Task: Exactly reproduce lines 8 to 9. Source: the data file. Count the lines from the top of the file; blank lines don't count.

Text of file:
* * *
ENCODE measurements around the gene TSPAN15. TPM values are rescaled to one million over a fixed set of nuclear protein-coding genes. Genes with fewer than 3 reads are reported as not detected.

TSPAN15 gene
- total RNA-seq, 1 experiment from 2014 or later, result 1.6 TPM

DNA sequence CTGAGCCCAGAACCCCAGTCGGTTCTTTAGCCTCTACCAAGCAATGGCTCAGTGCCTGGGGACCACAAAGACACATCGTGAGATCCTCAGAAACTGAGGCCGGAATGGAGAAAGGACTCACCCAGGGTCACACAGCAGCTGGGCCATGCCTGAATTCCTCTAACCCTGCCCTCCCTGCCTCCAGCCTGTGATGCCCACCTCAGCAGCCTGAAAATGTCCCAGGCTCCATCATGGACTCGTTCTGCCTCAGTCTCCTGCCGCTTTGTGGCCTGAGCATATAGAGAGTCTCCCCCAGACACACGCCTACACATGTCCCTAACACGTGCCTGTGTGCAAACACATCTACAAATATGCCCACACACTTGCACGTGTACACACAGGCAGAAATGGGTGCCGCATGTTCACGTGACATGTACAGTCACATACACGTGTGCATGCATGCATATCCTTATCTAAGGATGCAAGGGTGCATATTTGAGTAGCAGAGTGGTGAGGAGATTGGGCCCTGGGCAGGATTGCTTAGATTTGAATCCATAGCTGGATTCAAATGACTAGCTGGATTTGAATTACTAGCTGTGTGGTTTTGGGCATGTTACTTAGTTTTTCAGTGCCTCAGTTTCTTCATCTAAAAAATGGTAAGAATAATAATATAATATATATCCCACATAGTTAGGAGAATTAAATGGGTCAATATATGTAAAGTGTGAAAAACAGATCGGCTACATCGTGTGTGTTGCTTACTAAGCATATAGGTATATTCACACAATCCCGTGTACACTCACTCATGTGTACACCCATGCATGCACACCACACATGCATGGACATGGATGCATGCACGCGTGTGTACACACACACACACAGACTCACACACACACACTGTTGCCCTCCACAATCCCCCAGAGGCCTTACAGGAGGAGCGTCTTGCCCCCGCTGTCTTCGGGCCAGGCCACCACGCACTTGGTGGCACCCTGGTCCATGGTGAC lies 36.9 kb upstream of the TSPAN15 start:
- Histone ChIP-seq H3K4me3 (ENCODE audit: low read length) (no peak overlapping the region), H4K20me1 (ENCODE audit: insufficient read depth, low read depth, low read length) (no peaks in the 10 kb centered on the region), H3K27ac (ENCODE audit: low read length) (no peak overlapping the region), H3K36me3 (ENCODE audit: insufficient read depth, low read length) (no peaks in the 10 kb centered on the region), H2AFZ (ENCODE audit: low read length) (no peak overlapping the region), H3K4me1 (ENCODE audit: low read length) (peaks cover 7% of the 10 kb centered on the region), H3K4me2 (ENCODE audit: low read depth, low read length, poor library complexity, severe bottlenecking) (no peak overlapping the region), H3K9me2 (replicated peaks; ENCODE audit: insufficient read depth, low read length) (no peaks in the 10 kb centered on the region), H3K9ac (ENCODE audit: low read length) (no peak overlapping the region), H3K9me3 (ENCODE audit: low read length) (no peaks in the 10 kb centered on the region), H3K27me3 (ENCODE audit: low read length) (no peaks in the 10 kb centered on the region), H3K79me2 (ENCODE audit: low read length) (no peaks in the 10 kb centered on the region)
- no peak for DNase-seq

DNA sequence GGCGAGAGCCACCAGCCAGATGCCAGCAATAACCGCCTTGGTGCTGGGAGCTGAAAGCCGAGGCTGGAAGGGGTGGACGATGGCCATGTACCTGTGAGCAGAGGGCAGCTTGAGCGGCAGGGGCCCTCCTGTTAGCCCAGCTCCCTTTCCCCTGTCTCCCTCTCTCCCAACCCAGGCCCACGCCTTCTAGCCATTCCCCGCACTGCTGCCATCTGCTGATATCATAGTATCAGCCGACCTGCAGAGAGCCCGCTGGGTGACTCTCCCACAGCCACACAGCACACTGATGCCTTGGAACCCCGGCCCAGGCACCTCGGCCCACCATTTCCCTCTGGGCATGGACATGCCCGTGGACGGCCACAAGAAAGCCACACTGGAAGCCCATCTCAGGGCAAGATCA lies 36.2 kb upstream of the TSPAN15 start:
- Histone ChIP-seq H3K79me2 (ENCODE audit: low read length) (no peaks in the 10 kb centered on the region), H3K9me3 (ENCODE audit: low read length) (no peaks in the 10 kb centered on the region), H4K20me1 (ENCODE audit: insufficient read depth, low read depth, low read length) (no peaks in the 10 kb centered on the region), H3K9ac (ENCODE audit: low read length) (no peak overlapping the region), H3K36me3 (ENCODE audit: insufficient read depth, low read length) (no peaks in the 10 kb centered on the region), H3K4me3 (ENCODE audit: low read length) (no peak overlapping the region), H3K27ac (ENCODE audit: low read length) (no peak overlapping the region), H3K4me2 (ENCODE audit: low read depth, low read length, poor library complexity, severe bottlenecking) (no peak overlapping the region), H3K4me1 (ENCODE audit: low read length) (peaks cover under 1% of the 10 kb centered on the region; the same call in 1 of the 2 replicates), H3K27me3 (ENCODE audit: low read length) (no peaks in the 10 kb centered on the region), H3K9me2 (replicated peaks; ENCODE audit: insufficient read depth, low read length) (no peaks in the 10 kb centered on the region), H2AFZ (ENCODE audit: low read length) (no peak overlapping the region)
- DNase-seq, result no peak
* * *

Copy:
- Histone ChIP-seq H3K79me2 (ENCODE audit: low read length) (no peaks in the 10 kb centered on the region), H3K9me3 (ENCODE audit: low read length) (no peaks in the 10 kb centered on the region), H4K20me1 (ENCODE audit: insufficient read depth, low read depth, low read length) (no peaks in the 10 kb centered on the region), H3K9ac (ENCODE audit: low read length) (no peak overlapping the region), H3K36me3 (ENCODE audit: insufficient read depth, low read length) (no peaks in the 10 kb centered on the region), H3K4me3 (ENCODE audit: low read length) (no peak overlapping the region), H3K27ac (ENCODE audit: low read length) (no peak overlapping the region), H3K4me2 (ENCODE audit: low read depth, low read length, poor library complexity, severe bottlenecking) (no peak overlapping the region), H3K4me1 (ENCODE audit: low read length) (peaks cover under 1% of the 10 kb centered on the region; the same call in 1 of the 2 replicates), H3K27me3 (ENCODE audit: low read length) (no peaks in the 10 kb centered on the region), H3K9me2 (replicated peaks; ENCODE audit: insufficient read depth, low read length) (no peaks in the 10 kb centered on the region), H2AFZ (ENCODE audit: low read length) (no peak overlapping the region)
- DNase-seq, result no peak